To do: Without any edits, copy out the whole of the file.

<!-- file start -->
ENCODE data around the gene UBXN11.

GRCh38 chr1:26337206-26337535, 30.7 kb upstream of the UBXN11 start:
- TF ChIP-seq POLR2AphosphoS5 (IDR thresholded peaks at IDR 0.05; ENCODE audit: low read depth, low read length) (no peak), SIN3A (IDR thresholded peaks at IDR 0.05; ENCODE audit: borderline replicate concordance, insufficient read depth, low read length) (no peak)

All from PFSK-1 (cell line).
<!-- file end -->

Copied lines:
ENCODE data around the gene UBXN11.

GRCh38 chr1:26337206-26337535, 30.7 kb upstream of the UBXN11 start:
- TF ChIP-seq POLR2AphosphoS5 (IDR thresholded peaks at IDR 0.05; ENCODE audit: low read depth, low read length) (no peak), SIN3A (IDR thresholded peaks at IDR 0.05; ENCODE audit: borderline replicate concordance, insufficient read depth, low read length) (no peak)

All from PFSK-1 (cell line).